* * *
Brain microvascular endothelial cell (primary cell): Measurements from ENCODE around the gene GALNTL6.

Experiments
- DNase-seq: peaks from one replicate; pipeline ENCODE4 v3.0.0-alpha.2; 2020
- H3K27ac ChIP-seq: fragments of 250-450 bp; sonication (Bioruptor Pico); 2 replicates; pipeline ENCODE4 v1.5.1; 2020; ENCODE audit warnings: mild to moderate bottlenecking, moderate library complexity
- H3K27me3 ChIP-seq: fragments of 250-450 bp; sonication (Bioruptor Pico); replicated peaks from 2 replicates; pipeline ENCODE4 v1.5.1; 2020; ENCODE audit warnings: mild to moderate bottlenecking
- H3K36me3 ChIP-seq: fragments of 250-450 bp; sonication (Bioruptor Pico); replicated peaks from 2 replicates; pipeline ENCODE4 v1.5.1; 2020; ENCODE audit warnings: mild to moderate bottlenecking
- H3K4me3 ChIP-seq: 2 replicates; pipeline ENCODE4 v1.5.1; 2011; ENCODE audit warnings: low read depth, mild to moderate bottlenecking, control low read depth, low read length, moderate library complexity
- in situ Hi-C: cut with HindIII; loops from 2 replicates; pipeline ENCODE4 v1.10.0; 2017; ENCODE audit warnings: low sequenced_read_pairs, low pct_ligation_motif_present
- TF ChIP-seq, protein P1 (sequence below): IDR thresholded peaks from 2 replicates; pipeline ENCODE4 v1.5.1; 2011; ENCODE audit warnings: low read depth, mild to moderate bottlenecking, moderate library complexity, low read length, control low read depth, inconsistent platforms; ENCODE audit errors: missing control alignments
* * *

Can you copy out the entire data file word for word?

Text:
Brain microvascular endothelial cell (primary cell): Measurements from ENCODE around the gene GALNTL6.

Experiments
- DNase-seq: peaks from one replicate; pipeline ENCODE4 v3.0.0-alpha.2; 2020
- H3K27ac ChIP-seq: fragments of 250-450 bp; sonication (Bioruptor Pico); 2 replicates; pipeline ENCODE4 v1.5.1; 2020; ENCODE audit warnings: mild to moderate bottlenecking, moderate library complexity
- H3K27me3 ChIP-seq: fragments of 250-450 bp; sonication (Bioruptor Pico); replicated peaks from 2 replicates; pipeline ENCODE4 v1.5.1; 2020; ENCODE audit warnings: mild to moderate bottlenecking
- H3K36me3 ChIP-seq: fragments of 250-450 bp; sonication (Bioruptor Pico); replicated peaks from 2 replicates; pipeline ENCODE4 v1.5.1; 2020; ENCODE audit warnings: mild to moderate bottlenecking
- H3K4me3 ChIP-seq: 2 replicates; pipeline ENCODE4 v1.5.1; 2011; ENCODE audit warnings: low read depth, mild to moderate bottlenecking, control low read depth, low read length, moderate library complexity
- in situ Hi-C: cut with HindIII; loops from 2 replicates; pipeline ENCODE4 v1.10.0; 2017; ENCODE audit warnings: low sequenced_read_pairs, low pct_ligation_motif_present
- TF ChIP-seq, protein P1 (sequence below): IDR thresholded peaks from 2 replicates; pipeline ENCODE4 v1.5.1; 2011; ENCODE audit warnings: low read depth, mild to moderate bottlenecking, moderate library complexity, low read length, control low read depth, inconsistent platforms; ENCODE audit errors: missing control alignments